San Antonio banker J. Bruce Bugg Jr. sees big opportunities for growth on the horizon for The Bank of San Antonio and its affiliated banks.
Encouraged by the region’s explosive population growth, and propelled forward by the success of a recent business reorganization, the banks’ parent company recently raised $35 million by selling debt offerings.
That money will beef up the banks’ loan capacity, allow them to reach larger clients, and maybe even one day charter new banks in Boerne or the Interstate 35 corridor, Bugg said.
“It supports our organic growth,” said Bugg, chairman, CEO and president of Southwest Bancshares, the holding company for The Bank of San Antonio. He emphasized “organic” as a contrast to the mergers and acquisitions that often power other banks’ expansions, but which can prove complicating to operations.
Southwest Bancshares chartered The Bank of San Antonio in 2007. Its founders also chartered Texas Hill Country Bank in 2009 and The Bank of Austin in 2017.
The three banks ran the back end of their operations separately until mid-2020, when Southwest Bancshares merged them under the umbrella of a new organization: Texas Partners Bank. Bugg said the move not only cut costs on the administrative side by slashing redundancies, but it also freed up executives to focus on cultivating relationships with local business clients, which is the bread and butter of banks like theirs.
Over the following year, in 2021, Texas Partners Bank grew its total assets by 34%. “That’s just phenomenal,” Bugg said. “We did not understand how powerful that merger would be.”
The bank had $2.1 billion in total assets by the end of the first quarter of 2022, according to the Federal Deposit Insurance Corp. (FDIC).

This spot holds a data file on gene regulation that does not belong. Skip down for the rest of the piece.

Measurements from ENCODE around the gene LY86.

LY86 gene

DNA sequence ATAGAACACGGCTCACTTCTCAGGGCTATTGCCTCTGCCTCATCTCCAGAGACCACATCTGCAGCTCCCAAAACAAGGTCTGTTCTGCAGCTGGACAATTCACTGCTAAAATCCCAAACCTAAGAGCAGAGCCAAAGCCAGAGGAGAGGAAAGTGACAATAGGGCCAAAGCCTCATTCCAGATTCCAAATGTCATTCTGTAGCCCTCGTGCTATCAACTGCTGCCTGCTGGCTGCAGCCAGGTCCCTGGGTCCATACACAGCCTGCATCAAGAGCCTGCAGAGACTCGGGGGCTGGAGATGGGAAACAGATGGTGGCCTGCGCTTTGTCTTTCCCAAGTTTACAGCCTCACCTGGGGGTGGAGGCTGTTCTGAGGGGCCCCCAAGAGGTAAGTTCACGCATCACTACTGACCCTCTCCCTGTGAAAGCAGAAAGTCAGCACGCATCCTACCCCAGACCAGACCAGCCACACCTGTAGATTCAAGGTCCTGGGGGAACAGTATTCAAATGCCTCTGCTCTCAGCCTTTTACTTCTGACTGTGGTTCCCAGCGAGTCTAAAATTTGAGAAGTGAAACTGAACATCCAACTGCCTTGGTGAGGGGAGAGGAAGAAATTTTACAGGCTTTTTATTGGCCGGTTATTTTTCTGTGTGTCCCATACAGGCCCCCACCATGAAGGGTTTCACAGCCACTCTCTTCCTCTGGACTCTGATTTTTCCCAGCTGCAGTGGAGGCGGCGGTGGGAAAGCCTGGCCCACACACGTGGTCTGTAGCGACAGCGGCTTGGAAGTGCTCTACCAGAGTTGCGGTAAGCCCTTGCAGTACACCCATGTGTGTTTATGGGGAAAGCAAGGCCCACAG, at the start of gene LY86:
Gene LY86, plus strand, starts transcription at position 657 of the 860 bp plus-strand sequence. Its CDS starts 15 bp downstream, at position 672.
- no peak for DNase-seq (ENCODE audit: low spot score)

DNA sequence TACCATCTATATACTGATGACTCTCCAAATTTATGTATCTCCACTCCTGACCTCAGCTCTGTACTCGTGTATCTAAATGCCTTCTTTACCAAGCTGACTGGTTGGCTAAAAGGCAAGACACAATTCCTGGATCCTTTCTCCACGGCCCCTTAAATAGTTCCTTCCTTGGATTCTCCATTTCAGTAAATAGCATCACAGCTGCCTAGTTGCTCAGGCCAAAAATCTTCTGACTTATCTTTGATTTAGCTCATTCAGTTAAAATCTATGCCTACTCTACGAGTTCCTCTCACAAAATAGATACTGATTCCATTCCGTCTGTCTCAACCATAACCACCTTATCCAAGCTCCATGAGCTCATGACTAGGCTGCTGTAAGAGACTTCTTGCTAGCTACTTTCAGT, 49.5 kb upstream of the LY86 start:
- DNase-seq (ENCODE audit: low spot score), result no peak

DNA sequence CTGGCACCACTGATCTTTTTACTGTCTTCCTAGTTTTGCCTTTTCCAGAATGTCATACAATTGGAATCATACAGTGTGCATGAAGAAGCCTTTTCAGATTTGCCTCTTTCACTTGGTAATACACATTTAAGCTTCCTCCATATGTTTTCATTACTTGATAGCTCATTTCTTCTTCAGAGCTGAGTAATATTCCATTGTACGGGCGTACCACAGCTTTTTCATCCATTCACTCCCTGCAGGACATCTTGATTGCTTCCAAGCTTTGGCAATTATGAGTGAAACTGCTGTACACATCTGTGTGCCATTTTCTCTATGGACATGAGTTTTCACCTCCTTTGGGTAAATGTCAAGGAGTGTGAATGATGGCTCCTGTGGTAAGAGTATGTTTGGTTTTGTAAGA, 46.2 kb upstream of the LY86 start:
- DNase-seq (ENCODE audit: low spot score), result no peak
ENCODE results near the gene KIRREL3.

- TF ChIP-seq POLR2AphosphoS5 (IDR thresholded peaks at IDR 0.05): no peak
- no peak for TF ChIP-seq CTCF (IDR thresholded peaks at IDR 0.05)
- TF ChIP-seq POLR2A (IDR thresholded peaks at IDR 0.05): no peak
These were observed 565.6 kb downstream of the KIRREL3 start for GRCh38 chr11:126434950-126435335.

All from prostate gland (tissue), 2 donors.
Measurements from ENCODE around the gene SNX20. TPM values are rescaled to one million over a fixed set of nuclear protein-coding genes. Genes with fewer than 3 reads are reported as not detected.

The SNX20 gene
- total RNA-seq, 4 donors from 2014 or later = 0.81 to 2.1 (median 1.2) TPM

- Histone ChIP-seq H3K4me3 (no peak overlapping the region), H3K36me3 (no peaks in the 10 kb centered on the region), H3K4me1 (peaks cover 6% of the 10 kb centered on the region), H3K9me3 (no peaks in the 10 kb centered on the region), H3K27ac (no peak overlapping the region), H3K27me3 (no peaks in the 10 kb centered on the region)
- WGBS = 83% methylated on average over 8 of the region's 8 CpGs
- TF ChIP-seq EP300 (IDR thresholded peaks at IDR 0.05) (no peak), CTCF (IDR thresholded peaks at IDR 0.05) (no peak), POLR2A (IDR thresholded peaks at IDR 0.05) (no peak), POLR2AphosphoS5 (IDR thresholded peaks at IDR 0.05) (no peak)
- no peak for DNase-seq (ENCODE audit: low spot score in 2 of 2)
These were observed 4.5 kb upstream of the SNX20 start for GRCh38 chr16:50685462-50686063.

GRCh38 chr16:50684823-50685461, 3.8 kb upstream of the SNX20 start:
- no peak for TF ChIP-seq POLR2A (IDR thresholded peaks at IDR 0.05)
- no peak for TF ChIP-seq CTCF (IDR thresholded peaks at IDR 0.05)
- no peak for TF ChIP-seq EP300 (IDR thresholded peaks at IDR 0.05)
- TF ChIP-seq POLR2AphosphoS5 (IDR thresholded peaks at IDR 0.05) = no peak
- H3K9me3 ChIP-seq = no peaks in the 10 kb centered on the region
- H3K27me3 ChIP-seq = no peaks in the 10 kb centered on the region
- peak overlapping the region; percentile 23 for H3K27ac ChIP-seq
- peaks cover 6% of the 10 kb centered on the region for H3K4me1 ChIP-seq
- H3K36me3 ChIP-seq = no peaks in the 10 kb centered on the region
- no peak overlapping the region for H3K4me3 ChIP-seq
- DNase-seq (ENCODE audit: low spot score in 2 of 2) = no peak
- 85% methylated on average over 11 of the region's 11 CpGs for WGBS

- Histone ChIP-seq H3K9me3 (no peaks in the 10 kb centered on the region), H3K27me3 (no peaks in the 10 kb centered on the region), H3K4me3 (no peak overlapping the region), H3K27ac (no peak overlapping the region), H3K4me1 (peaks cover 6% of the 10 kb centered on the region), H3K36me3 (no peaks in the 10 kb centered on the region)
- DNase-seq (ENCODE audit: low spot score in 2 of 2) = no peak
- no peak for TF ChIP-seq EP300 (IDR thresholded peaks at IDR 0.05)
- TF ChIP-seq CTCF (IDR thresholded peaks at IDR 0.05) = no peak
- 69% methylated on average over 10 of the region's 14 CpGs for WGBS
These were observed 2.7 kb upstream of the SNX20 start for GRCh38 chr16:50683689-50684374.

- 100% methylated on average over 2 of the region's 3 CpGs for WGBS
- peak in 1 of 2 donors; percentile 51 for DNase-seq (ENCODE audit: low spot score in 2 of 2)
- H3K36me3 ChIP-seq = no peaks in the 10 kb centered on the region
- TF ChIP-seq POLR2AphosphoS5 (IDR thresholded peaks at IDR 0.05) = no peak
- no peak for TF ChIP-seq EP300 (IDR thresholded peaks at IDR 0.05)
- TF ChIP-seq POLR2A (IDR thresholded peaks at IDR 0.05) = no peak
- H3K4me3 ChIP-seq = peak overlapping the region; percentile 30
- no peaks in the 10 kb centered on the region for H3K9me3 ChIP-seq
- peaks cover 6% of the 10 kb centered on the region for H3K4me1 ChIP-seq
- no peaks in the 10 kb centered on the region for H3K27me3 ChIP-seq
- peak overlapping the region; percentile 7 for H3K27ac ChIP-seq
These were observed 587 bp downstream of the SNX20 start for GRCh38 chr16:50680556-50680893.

While San Antonio is home to banking behemoths USAA Federal Savings Bank and Frost Bank, Texas Partners Bank occupies a different market segment, with an asset size similar to that of Jefferson Bank, at $2.5 billion, and Vantage Bank, at $2.8 billion, according to a June 2021 ranking by the Texas Department of Banking.
Beyond the merger’s boost, Bugg believes there’s much more room for growth in the coming years.
“Austin to San Antonio is the fastest-growing corridor in the entire United States,” said Bugg, who is also chairman of the Texas Transportation Commission and chairman and trustee of the Tobin Endowment. “And a lot of businesses have prospered by being in the area.”
Bugg said he sees the bank network expanding services into areas like New Braunfels, Boerne, and the stretch of I-35 between Austin and San Antonio.
The $35 million will allow the bank to maintain its long-standing conservative capital-to-asset ratio while it pursues new clients and bigger loan growth, he said.
All three banks under Texas Partners Bank focus on cultivating relationships with local businesses and servicing them with commercial loans, as well as providing a growing number of financial services for all customers like insurance, wealth management, and recently added, mortgages, according to Bugg. Each bank has a board of directors comprising local business leaders.
Elaine Mendoza, a board member of the Bank of San Antonio and a longtime client, said a loan from the bank helped her biotech company Conceptual MindWorks Inc. make a risky pivot. The company transitioned from primarily relying on defense contracts to one that developed its own self-funded software project.
“They listened,” Mendoza said of the bank. “They allowed us to talk about how we were going to do that, even though it was a completely different industry, a completely different business model. They took a chance on us,” she said.
Today her company is thriving, she said.
The Bank of San Antonio has also found a niche in supporting fast food and drive-through restaurant franchisers like Joe Shields, who was recently able to open San Antonio’s first Andy’s Frozen Custard location thanks to financing from the bank. Shields said he hopes to open more.
Texas Partners, the umbrella organization for the three banks, reported around $1.4 billion in loans and $1.9 billion in deposits at the end of the first quarter this year, according to the FDIC.
The Tobin Endowment is a financial supporter of the San Antonio Report. For a full list of business members and supporting foundations, click here.